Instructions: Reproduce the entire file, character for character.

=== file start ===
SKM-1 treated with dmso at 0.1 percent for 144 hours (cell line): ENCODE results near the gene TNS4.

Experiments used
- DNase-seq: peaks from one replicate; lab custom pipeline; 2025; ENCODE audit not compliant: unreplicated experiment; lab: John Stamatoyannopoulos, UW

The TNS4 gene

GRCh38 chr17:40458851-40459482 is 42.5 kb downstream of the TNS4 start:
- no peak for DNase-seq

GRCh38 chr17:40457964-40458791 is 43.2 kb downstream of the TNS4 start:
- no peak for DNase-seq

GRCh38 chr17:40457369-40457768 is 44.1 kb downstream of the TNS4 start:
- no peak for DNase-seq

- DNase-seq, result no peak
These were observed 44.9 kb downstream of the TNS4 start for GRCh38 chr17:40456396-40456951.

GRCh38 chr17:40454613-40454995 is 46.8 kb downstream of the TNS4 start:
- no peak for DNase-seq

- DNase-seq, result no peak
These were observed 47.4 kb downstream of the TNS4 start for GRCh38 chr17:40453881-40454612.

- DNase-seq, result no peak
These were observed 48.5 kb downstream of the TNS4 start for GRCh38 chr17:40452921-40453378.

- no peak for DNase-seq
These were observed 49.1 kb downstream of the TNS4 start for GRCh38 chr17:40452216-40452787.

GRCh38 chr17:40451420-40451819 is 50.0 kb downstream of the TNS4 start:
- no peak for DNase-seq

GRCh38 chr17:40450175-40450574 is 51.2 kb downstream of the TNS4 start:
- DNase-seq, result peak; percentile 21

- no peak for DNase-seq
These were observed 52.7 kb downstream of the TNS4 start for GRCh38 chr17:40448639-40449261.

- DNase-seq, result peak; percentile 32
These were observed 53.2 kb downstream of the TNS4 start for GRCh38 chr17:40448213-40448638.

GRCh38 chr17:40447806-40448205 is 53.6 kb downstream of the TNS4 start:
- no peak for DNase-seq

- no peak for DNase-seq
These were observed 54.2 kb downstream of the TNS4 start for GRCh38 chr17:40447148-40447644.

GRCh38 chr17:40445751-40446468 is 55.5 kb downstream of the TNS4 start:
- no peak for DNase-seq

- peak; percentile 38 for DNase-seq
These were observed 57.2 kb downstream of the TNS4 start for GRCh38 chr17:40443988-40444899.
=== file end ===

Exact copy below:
SKM-1 treated with dmso at 0.1 percent for 144 hours (cell line): ENCODE results near the gene TNS4.

Experiments used
- DNase-seq: peaks from one replicate; lab custom pipeline; 2025; ENCODE audit not compliant: unreplicated experiment; lab: John Stamatoyannopoulos, UW

The TNS4 gene

GRCh38 chr17:40458851-40459482 is 42.5 kb downstream of the TNS4 start:
- no peak for DNase-seq

GRCh38 chr17:40457964-40458791 is 43.2 kb downstream of the TNS4 start:
- no peak for DNase-seq

GRCh38 chr17:40457369-40457768 is 44.1 kb downstream of the TNS4 start:
- no peak for DNase-seq

- DNase-seq, result no peak
These were observed 44.9 kb downstream of the TNS4 start for GRCh38 chr17:40456396-40456951.

GRCh38 chr17:40454613-40454995 is 46.8 kb downstream of the TNS4 start:
- no peak for DNase-seq

- DNase-seq, result no peak
These were observed 47.4 kb downstream of the TNS4 start for GRCh38 chr17:40453881-40454612.

- DNase-seq, result no peak
These were observed 48.5 kb downstream of the TNS4 start for GRCh38 chr17:40452921-40453378.

- no peak for DNase-seq
These were observed 49.1 kb downstream of the TNS4 start for GRCh38 chr17:40452216-40452787.

GRCh38 chr17:40451420-40451819 is 50.0 kb downstream of the TNS4 start:
- no peak for DNase-seq

GRCh38 chr17:40450175-40450574 is 51.2 kb downstream of the TNS4 start:
- DNase-seq, result peak; percentile 21

- no peak for DNase-seq
These were observed 52.7 kb downstream of the TNS4 start for GRCh38 chr17:40448639-40449261.

- DNase-seq, result peak; percentile 32
These were observed 53.2 kb downstream of the TNS4 start for GRCh38 chr17:40448213-40448638.

GRCh38 chr17:40447806-40448205 is 53.6 kb downstream of the TNS4 start:
- no peak for DNase-seq

- no peak for DNase-seq
These were observed 54.2 kb downstream of the TNS4 start for GRCh38 chr17:40447148-40447644.

GRCh38 chr17:40445751-40446468 is 55.5 kb downstream of the TNS4 start:
- no peak for DNase-seq

- peak; percentile 38 for DNase-seq
These were observed 57.2 kb downstream of the TNS4 start for GRCh38 chr17:40443988-40444899.